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The smallest number of fungi were found on wood, because fungi penetrated into the wood slowly. Possibly more fungi or different fungal composition could be found if the research had continued for a few more months. The average discoloration depth (19.3 mm) was comparable to research in Poland (Kirisits 2010) which showed discoloration depth of 18.5 mm, or Norway (Solheim 1991), which showed a discoloration depth of 19.9 mm seven weeks after colonization. The speed of colonization depended on the percentage of humidity in the wood and consequently depends on the quantity of oxygen and temperature. The first fungus that colonized the tree was E. polonica, followed by O. bicolor, G. penicillata, and O. ainoae (Solheim 1992b). E. polonica tolerated low levels of oxygen and also grew very quickly, which was a good combination for colonization of trees (Solheim 1992b).
Kirisits (2004) anticipated that the host tree had a more important influence on assemblages of fungi than the species of bark beetle investigated. Bark beetles I. typographus and I. amitinus have very similar niches, so we can assume that the fungi associated with these two beetles were similar. The complex of fungi associated with I. typographus was more abundant than that associated with I. amitinus (Kirisits 2004, Repe et. al 2013); however, all fungi associated with I. amitinus could also be found in association with I. typographus. Further investigations, with different methods and different sampling plots may also find other fungi that have not yet been found in association with I. amitinus.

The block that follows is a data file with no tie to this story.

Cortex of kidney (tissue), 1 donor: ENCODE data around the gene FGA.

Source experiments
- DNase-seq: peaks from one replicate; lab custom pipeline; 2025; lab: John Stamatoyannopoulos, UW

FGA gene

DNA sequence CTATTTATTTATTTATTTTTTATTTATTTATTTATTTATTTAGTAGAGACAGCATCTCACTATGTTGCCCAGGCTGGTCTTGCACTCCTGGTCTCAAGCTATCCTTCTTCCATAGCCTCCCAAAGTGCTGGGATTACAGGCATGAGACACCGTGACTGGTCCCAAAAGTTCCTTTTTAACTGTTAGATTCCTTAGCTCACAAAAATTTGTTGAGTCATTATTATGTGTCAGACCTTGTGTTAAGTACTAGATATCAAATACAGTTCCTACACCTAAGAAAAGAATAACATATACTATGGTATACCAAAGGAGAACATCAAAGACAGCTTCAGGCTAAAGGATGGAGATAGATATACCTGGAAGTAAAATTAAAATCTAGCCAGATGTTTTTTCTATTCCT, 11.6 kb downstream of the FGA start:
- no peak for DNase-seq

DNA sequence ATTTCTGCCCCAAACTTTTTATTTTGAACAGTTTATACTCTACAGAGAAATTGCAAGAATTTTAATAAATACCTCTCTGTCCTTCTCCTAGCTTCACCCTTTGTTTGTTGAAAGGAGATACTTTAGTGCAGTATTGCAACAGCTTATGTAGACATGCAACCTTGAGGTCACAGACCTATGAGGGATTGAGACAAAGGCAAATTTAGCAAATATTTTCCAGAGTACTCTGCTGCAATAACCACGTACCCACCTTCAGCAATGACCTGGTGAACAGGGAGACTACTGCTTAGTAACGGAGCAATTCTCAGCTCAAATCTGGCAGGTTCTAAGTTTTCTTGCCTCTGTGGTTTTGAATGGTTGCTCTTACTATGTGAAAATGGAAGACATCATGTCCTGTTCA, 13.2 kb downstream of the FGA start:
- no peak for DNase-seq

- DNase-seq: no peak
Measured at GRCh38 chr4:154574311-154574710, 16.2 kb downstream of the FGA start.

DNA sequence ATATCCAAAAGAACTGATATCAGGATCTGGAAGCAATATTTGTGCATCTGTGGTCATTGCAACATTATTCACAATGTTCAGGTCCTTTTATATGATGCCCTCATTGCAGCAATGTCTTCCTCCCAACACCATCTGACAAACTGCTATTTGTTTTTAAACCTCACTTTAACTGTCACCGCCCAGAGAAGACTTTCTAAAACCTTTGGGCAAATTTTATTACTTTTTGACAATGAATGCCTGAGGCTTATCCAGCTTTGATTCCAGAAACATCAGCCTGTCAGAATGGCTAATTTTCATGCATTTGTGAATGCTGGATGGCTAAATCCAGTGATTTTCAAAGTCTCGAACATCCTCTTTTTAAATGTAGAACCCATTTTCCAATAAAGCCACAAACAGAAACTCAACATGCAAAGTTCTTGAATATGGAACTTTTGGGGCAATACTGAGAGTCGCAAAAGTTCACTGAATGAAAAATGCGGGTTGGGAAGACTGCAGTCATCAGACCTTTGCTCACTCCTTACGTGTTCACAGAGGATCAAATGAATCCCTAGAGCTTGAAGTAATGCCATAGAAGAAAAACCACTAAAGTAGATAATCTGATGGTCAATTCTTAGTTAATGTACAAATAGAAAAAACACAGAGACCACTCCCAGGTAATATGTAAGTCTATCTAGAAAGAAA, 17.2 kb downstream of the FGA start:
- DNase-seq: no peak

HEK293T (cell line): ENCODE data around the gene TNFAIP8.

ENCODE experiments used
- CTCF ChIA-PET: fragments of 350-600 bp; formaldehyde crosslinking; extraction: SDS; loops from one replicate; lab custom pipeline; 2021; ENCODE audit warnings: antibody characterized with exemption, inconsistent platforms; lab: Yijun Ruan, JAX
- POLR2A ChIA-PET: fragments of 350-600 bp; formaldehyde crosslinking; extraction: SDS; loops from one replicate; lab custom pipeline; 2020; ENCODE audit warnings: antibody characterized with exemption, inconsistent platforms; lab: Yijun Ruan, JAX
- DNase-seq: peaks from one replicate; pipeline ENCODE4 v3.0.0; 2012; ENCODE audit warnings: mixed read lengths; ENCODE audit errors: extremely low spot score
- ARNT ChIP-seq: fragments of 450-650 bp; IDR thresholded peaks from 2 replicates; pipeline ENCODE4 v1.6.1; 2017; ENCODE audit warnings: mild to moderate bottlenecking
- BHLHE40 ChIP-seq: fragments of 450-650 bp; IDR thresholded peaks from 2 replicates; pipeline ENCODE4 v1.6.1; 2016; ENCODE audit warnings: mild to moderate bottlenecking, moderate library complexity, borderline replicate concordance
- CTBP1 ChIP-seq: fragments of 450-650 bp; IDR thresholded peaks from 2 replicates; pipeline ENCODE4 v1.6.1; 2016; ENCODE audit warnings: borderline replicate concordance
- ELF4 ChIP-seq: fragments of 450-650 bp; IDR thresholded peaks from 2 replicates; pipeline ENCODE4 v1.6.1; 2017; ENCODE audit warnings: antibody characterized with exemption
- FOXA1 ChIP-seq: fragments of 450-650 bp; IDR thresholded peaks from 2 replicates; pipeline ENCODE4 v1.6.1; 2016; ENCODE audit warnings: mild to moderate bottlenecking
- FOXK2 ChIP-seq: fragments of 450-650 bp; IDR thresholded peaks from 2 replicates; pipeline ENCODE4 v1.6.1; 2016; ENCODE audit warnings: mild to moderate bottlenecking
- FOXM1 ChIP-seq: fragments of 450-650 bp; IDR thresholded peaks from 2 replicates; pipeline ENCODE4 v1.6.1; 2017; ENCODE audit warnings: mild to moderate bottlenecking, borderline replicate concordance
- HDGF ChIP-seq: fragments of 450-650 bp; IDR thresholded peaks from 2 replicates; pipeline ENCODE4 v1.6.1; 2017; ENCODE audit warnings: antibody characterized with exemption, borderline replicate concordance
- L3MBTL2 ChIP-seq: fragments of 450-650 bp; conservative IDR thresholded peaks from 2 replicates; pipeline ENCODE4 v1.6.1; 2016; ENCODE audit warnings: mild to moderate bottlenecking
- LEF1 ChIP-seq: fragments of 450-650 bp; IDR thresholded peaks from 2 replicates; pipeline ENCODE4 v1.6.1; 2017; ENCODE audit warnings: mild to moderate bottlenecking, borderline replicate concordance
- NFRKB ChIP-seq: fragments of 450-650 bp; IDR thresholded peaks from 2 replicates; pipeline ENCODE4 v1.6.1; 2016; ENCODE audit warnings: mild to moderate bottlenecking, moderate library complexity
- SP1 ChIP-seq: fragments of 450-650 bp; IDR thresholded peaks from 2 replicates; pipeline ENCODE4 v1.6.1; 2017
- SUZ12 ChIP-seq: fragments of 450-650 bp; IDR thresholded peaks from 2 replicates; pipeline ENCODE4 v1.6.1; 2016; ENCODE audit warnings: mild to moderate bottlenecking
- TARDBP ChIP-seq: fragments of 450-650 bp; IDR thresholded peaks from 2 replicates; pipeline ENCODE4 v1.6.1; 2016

Penicillium spp. and yeast were found as well. Yeasts were found at quite high frequencies in association with I. amitinus bark beetle and its developmental life stages but not in connection with wood. Some investigations have already suggested (Grosmann 1931, Six 2003) that yeast might be an important bark beetles associate. In our research yeast was not as common on wood, which was in accordance with previous research in Norway (Solheim1992b). Contrary to yeast, Penicillium spp. were found to be more abundantly associated with wood.
Our research of ophiostomatoid fungi associated with I. amitinus yielded ten ophiostomatoid fungal taxa. Fungi that were found on bark beetles and its earlier life stages were found on wood after the beetles’ colonization. I. amitinus is a good ophiostomatoid fungi vector and it does inoculate fungi into Norway spruce trees. Like other bark beetles, it lives in association with yeast as well. Fungi assemblage connected with I. amitinus in Norway spruce depend on colonization time, position on the host tree and development stage.
We thank Vlado Petrovič from the Slovenian Forestry Service for help finding a research location and Janko Kuster for permission to use his trees for research and for help with cutting trees. Thanks are also due to Danijel Borkovič for his assistance with the fieldwork. We thank Prof. Dr. Dušan Jurc from the Laboratory of Forest Protection at the Slovenian Forestry Institute for allowing us to use his laboratory to isolate and identify the fungi.
The present study was financed by the Slovenian Research Agency through a Young Research Scheme award to Andreja Repe 1000-07-310117, a grant from Pahernikova ustanova 2015 and research program “Forest biology, ecology and technology” (P4-0107).
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